Osteochondritis Dissecans (OCD) In Dogs-278e425f

Osteochondritis Dissecans (OCD) In Dogs

Osteochondritis dissecans (OCD or OD) is an inflammatory disease that results when the diseased cartilage is removed from the underlying tissue. It more usually affects the joint of the shoulder, but the elbow, hip, or knee can also be affected.

What Are The Most Common Causes Of Osteochondrosis?

Genes is known to be the primary cause of osteochondrosis. Much of the study has been conducted on the elbow, where genetics plays a crucial role. Nutrition, exercise and environment can also be other factors.

Signs And Symptoms Of Osteochondritis Dissecans (OCD)

Many OCD dogs begin to display clinical symptoms when they are 1 year old, but sometimes signs can appear when the dog is older. The clinical symptoms are complex, depending on the joint affected and the size of the cartilage defect. The most common signs shall include:

        Lameness:

        The onset of lameness may be abrupt or incremental, and may affect one or more limbs;

        Lameness gets worse after exercising

        Couldn’t bear weight on the affected limb

        Swelling of the limbs

        Pain in the limb, particularly in the handling of the joints involved

·         Wasting of muscles with chronic lameness

How Is Osteochondritis Dissecans (OCD) Diagnosed?

Many dogs are considered to have lameness that worsens with heavy exercise and extended rest. In certain cases, no apparent affected leg can be identified, since osteochondritis dissecans is present in both limbs.  X-rays are mostly diagnostic, but other examinations, including X-rays with contrast inside the joint, CT scan, or MRI, can be used in more complicated situations.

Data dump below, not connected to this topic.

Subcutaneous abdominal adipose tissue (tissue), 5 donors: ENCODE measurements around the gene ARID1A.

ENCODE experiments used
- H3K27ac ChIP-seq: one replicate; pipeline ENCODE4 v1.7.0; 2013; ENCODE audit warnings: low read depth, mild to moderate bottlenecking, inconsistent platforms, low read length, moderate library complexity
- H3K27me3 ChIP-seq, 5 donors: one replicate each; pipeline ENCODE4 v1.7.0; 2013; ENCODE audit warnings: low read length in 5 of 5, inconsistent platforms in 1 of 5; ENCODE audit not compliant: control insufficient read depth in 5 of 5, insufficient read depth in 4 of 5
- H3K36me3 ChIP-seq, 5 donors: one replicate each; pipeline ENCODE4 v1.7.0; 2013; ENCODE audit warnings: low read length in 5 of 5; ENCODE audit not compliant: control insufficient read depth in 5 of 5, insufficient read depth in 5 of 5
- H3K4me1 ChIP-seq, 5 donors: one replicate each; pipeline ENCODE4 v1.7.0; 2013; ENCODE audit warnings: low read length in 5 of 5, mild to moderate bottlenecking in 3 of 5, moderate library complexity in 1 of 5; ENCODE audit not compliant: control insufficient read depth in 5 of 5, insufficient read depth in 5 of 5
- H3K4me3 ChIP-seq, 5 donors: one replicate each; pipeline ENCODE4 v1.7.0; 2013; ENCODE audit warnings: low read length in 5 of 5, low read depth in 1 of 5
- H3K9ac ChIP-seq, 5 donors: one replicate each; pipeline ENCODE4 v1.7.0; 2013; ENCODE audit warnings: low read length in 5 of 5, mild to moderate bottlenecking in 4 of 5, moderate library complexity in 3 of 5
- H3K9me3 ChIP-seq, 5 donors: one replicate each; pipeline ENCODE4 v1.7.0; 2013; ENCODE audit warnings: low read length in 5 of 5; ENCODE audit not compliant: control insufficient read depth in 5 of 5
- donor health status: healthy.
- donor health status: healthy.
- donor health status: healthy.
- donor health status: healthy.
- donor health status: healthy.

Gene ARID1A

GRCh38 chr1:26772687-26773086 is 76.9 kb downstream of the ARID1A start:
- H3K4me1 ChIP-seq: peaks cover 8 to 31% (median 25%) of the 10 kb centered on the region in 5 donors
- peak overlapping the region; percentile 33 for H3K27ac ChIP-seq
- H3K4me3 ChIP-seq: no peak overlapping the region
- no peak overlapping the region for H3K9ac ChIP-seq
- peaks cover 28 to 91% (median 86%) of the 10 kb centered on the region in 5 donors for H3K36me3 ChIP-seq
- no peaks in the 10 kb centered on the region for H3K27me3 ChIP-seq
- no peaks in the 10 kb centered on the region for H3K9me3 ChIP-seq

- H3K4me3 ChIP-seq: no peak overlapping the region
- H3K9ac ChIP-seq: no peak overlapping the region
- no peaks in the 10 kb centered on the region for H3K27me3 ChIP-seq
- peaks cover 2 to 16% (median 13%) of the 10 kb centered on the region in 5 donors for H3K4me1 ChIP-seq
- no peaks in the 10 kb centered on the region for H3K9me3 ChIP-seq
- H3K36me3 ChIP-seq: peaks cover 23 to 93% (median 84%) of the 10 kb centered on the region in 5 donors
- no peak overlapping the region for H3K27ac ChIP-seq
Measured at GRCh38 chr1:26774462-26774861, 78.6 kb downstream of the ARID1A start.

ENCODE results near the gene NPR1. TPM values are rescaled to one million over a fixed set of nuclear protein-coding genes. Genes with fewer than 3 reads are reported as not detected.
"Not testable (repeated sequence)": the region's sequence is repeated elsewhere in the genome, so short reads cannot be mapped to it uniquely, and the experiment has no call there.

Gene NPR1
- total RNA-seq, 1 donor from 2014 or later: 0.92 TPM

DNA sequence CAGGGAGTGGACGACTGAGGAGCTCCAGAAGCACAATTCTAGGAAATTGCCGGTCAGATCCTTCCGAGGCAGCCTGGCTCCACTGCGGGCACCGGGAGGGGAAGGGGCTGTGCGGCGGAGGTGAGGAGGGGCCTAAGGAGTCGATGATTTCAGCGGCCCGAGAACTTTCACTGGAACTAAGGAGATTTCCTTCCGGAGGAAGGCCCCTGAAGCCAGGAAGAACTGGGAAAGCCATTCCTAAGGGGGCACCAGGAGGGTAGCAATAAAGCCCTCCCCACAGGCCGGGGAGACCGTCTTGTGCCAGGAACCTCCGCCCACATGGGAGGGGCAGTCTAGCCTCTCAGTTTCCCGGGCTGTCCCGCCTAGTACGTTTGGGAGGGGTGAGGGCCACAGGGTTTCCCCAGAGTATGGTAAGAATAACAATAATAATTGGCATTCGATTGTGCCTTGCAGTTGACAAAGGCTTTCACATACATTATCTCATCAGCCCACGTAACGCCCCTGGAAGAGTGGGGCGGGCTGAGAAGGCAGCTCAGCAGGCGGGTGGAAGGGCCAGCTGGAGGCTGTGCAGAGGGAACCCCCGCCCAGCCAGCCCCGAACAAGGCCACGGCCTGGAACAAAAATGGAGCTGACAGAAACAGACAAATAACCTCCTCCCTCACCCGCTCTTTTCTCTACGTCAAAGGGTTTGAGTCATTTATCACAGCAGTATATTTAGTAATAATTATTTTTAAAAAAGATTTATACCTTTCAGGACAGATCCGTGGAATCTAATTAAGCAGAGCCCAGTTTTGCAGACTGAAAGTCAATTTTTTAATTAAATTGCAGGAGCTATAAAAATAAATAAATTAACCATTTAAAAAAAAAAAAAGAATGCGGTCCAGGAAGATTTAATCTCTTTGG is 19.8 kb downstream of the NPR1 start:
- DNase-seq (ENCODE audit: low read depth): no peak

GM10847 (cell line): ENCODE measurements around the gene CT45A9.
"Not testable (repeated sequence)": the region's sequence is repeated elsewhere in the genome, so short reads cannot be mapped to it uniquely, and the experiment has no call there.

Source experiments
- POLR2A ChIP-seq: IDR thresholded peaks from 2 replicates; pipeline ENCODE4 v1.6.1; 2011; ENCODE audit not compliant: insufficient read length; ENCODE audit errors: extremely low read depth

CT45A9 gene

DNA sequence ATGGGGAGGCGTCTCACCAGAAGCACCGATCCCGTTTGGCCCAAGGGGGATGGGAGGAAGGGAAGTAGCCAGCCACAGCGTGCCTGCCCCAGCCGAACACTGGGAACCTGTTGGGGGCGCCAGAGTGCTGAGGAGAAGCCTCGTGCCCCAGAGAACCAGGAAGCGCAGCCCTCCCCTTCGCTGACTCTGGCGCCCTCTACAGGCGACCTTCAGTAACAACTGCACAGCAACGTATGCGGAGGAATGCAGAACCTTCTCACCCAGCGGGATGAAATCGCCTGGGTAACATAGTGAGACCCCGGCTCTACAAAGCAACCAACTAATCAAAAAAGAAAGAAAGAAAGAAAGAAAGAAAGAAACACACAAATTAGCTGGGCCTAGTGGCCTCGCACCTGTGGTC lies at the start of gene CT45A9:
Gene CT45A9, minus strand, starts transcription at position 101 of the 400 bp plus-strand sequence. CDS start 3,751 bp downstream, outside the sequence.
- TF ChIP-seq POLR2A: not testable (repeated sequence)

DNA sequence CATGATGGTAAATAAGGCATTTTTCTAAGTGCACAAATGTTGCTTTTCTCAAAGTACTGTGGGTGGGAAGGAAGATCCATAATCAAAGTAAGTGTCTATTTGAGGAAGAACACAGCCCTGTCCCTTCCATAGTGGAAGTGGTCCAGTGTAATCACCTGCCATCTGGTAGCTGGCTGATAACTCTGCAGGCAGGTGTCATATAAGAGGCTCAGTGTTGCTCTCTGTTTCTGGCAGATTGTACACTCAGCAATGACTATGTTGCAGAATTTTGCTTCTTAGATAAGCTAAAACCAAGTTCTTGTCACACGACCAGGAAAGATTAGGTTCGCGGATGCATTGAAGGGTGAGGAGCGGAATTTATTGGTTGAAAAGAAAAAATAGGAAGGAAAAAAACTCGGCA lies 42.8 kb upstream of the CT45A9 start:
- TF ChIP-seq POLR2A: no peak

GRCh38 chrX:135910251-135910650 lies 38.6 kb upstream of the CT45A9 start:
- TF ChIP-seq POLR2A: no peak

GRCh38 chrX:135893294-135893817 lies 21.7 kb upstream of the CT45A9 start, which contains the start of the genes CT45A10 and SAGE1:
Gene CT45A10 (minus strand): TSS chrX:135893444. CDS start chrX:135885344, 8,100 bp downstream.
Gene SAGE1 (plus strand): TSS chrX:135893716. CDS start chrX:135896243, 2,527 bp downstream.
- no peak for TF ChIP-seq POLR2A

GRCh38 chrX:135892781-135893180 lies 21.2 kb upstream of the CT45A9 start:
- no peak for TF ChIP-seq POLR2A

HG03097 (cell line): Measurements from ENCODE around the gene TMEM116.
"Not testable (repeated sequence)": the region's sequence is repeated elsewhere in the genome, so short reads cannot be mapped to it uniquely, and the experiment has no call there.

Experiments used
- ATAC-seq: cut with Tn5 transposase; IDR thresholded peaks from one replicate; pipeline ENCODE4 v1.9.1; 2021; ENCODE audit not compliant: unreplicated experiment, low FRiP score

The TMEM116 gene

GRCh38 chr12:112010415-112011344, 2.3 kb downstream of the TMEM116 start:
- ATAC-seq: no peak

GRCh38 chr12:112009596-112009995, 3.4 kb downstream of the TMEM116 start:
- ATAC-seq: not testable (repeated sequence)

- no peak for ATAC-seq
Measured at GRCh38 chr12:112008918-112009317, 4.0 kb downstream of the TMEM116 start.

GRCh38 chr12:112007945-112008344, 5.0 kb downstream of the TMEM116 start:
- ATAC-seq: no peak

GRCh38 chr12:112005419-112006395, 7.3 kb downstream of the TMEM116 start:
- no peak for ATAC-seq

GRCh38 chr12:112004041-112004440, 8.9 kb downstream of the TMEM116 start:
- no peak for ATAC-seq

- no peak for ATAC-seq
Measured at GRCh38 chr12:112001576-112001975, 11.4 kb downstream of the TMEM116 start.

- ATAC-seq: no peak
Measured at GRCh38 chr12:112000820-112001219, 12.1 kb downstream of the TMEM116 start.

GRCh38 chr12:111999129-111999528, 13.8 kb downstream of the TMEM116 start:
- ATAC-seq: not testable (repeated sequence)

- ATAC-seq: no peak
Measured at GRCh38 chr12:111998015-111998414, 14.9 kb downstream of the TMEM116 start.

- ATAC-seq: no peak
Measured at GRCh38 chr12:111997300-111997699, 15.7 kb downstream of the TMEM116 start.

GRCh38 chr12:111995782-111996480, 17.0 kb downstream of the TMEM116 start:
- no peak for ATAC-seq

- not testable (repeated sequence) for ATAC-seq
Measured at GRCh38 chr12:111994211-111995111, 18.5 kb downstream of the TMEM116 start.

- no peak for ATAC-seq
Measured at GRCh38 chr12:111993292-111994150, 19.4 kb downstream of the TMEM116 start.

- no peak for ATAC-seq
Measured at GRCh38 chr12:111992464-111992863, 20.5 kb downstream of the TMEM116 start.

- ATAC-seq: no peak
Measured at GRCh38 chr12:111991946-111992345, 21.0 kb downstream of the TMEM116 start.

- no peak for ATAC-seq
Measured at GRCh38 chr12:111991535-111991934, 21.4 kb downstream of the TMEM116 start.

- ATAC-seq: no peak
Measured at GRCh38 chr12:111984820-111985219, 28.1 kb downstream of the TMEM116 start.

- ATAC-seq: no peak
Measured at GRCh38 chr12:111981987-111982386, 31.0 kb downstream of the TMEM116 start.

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What Is The Treatment For Osteochondritis Dissecans (OCD)?

Once a diagnosis has been made, the veterinarian will schedule corrective surgery. Arthroscopy or arthrotomy (surgical incision in the joint) procedures can be used to reach the area. Your veterinarian will administer drugs to control pain and inflammation for several days after the surgery. There are also several medications available that are considered to reduce cartilage degradation and degeneration. Your veterinarian will discuss the options with you depending on the final diagnosis.

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